his compatriots, considered the Versailles Treaty as extremely unjust.
At the negotiation table, Germany was, according to him, encornered by
France, since France again and again came up with new demands and
restrictions. Winkler developed ideas about the way in which Germany
would reach an adequate position in Europe and about the way in which
the Versailles Treaty would be replaced by a sincere peace, which would
meet all claims of sovereignty. The German army had to be a peace corps;
not by weapons, but by a will as firm as a rock, the German people had
to extort peace. In the brochures Der Weg in die Freiheit
- Die Erfüllung unseres Anspruchs auf Gleichberechtigung und die
anderen außenpolitischen Forderungen des Programms der NSDAP and Groß-Deutschland,
which are not elaborations of the NSDAP-program, Winkler
explained his ideas about the relation between Germany and the foreign
In the brochures Winkler published in 1934 and 1935, he did not join the
NSDAP and did not embrace national-socialist elements. On the
other hand, he expressed his admiration for Hitler's politics, meaning
he considered it a very important act that in October 1933, Germany left
the League of Nations and the Geneva disarmament conference. By doing
so, Germany, according to Winkler, acted strongly, which might result in
a sincere peace. Since this peace was not forthcoming, Winkler took up
his pen. He considered the law which enabled Germany in 1935 to raise an
army as an expression of Germany's equality to the other European
countries. However, Winkler did not advocate war; according to him, the
task of an army was to secure the territory and to repulse an attack.
political ideas in te '30's were nationalistic and pacifistic. This nature is also emphasized by Ellen-Marie
Stengel-Peter, his daughter. She remembers her father as someone who did
not advocate war and who, despite frequent urgings, did not join the NSDAP. According
to her memories, her father thought that Germany might play a dominant
part in Europe because of at the one hand its central geographic
location and on the other hand the intellect of the German people. He
was proud of Germany's cultural inheritance, but did not look down on
In his brochures which date from the '30's as well as in Nostradamus und seine
Prophezeiungen für das zwanzigste Jahrhundert, Winkler wrote
appreciatingly about the in his eyes efficacious politics of Hitler, who
had put the unemployment in Germany to an end. According to his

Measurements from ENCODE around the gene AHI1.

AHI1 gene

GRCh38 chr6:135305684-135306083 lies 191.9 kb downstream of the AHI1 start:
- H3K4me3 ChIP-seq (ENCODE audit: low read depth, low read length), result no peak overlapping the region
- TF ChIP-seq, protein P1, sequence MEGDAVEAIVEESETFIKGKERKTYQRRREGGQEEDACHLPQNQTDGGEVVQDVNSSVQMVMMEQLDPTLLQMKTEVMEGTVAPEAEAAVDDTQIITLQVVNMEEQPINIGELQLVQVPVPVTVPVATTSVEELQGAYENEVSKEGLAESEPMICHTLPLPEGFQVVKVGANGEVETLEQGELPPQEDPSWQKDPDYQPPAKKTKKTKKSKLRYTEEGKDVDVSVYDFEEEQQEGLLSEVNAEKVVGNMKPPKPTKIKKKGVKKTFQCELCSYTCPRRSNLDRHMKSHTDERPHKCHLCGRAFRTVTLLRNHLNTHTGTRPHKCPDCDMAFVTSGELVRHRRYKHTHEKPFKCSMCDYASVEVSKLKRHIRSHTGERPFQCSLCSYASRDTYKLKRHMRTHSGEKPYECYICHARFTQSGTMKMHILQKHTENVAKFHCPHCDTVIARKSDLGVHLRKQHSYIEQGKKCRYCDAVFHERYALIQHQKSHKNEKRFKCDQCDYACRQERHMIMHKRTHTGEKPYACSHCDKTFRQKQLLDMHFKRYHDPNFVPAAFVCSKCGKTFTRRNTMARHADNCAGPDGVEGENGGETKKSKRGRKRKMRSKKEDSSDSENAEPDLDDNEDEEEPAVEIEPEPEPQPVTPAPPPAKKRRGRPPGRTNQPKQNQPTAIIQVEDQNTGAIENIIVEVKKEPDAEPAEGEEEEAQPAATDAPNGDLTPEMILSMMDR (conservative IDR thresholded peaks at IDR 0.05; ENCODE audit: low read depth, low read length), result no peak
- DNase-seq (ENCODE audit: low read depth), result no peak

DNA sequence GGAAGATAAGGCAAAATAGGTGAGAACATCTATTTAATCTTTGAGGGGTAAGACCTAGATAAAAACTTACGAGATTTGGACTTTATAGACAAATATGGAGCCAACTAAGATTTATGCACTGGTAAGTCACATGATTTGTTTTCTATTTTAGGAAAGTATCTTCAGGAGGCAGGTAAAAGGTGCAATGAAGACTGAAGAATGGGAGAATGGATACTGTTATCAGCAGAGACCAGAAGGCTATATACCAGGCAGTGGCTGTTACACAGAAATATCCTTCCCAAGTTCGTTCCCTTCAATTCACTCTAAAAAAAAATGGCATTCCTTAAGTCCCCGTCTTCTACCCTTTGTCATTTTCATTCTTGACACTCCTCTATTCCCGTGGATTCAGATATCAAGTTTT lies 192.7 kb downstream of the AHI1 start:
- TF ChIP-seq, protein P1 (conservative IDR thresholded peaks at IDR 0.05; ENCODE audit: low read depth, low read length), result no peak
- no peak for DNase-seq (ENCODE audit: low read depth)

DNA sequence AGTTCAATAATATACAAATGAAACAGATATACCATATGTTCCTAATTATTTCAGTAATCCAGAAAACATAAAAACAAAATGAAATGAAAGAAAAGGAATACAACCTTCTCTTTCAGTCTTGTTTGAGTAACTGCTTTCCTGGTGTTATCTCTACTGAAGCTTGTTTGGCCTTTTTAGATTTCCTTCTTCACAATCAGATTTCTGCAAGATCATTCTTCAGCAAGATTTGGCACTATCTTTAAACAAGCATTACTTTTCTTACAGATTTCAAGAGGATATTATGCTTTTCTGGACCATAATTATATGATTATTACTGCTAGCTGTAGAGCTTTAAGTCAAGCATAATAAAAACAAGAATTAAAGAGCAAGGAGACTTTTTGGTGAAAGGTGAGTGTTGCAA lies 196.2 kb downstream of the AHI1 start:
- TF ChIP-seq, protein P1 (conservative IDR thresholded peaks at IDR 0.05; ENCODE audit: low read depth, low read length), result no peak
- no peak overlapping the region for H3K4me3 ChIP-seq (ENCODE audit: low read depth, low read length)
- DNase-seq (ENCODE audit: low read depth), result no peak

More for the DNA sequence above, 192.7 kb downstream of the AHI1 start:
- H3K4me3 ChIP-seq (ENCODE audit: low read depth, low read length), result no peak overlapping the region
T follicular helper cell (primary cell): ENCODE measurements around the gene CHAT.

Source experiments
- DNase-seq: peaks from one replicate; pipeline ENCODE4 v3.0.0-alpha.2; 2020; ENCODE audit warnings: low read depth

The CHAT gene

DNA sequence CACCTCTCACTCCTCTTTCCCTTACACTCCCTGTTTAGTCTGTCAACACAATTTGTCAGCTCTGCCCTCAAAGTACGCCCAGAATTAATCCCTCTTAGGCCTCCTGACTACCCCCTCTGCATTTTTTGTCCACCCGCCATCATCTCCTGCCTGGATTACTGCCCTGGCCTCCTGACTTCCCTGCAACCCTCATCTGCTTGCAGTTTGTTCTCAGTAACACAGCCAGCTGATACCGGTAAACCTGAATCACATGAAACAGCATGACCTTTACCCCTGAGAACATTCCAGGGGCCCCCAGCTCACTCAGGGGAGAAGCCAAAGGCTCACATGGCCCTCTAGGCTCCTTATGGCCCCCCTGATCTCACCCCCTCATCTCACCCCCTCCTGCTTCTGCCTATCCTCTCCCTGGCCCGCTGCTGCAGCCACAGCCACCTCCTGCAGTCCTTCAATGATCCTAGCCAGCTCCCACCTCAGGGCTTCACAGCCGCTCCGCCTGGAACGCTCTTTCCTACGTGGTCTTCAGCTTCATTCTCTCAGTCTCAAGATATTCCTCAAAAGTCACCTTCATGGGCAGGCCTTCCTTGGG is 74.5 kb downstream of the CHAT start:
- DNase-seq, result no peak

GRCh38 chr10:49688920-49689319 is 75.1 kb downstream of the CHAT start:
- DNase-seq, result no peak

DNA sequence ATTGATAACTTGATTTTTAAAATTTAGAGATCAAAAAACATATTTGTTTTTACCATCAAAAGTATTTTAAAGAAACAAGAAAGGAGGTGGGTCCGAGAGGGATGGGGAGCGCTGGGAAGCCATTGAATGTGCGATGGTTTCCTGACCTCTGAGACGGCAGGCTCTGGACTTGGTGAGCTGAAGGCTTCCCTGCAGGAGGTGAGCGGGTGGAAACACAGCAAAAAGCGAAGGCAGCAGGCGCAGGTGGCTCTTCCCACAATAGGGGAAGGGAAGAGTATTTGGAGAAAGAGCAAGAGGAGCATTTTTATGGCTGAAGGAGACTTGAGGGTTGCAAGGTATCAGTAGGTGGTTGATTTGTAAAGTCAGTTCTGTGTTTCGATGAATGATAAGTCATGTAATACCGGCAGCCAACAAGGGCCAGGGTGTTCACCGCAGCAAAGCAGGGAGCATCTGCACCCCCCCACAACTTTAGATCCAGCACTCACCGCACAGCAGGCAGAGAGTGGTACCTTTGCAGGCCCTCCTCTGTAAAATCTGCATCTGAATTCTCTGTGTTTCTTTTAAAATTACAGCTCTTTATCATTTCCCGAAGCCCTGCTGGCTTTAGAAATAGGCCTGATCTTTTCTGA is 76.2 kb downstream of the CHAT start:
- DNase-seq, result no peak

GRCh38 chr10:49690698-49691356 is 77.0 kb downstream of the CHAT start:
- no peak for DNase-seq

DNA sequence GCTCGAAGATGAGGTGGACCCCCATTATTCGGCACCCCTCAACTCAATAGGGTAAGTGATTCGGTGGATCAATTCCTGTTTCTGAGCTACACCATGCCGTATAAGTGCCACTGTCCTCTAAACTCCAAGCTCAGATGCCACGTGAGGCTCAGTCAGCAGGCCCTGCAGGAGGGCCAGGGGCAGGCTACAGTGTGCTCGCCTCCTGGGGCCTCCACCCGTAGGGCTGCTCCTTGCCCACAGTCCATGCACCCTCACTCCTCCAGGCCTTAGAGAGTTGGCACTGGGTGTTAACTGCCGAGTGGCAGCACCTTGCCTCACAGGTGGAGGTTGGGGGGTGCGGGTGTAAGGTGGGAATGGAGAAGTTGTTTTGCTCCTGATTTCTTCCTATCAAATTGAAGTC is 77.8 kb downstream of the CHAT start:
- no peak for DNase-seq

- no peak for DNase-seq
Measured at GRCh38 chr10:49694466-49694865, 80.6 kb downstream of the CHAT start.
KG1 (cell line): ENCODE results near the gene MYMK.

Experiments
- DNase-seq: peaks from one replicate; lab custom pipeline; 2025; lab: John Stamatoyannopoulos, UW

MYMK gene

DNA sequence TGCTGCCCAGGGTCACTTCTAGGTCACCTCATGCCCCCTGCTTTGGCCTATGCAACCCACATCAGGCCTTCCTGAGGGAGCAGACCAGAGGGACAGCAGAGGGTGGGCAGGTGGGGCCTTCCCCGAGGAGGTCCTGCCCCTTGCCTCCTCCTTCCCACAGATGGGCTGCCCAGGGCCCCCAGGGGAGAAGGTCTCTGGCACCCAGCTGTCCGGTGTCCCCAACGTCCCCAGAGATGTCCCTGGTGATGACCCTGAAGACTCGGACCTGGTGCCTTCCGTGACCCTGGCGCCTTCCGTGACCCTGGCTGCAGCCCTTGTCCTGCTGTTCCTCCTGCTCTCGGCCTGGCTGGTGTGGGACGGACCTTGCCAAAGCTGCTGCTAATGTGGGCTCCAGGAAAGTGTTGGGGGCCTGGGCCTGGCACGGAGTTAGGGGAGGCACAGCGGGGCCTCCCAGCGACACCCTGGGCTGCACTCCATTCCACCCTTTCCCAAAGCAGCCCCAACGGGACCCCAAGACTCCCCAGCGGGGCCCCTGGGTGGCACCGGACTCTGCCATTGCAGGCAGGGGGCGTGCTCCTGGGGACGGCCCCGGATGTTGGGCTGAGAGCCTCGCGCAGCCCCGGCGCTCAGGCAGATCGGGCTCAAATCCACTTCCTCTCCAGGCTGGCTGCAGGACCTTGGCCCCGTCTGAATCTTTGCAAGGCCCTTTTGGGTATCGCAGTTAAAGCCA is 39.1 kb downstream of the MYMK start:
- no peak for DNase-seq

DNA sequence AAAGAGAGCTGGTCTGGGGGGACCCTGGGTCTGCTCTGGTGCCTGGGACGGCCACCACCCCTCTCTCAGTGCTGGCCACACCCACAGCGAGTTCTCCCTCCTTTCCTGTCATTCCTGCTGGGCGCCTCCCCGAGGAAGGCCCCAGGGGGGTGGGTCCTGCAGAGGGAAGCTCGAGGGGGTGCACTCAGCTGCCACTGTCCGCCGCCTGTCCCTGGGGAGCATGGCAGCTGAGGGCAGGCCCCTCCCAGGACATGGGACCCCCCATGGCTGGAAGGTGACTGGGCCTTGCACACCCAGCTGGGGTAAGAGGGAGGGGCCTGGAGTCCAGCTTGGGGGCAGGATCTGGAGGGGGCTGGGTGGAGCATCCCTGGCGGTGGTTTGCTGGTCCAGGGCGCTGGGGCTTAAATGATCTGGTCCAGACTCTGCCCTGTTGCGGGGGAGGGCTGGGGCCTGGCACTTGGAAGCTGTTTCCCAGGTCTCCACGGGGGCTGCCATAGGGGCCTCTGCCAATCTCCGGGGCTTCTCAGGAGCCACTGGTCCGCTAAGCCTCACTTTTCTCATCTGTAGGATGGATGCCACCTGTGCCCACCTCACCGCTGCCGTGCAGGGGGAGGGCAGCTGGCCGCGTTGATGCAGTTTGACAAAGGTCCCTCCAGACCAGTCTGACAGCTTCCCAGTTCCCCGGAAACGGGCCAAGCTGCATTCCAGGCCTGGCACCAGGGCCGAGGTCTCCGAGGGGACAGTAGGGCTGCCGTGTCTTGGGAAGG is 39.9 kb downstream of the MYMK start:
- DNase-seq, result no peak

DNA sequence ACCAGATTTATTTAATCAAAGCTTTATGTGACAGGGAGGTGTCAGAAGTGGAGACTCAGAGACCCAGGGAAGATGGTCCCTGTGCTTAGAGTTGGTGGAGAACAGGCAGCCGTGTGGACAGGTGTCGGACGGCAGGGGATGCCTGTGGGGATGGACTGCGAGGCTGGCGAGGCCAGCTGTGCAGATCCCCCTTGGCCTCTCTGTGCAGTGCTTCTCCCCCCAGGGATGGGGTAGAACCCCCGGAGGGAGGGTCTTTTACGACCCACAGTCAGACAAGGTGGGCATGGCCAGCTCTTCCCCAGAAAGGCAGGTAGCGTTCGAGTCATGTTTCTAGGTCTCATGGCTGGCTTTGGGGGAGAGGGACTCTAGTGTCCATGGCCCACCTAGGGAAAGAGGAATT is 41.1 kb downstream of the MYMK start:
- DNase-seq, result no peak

daughter, Winkler, like many of his compatriots at that time, had no
idea what might be the results of Hitler's politics. In the course of World
War II, it became clear to Winkler what the Nazi's were up
to. Winkler opposed himself against them. Three times, the Gestapo
penetrated his house, looking for writings which contained negative
statements about the war, based upon astrology or the Centuries.
Although the Gestapo did not find incriminating evidence, Winkler was no longer allowed to write. A part of his private
library was confiscated and taken away; his publications were banned and
circulating copies were confiscated. For some time, he was not allowed
to leave Bühl, his place of residence, without the permission of the Gestapo.
As a result, the financial situation of the Winkler family became more
and more worse; his wife had to work to pay the costs of living.
Winkler did not take part in the compiling of national-socialist
propaganda, based upon the Centuries or upon Century-comments.
The national-socialist propaganda brochures Hoe zal deze oorlog
eindigen? (The Hague, NL, 1940), Die Prophezeiungen
des Nostradamus (Brochure-18, Berlin, 1940) and Voorspellingen die uitgekomen
zijn... (Arnhem, NL, 1941) silently, without any specification,
contain fragments, taken from Winkler's Nostradamus und seine
Prophezeiungen... According to Winkler's daughter, this happened
without his knowledge, like he also did not have any knowledge about
book, published in Belgium, in which his Nostradamus-comments
The brochure Europa, verzage nicht! (1953)
In February 1953, Winkler once again wrote a brochure about the relation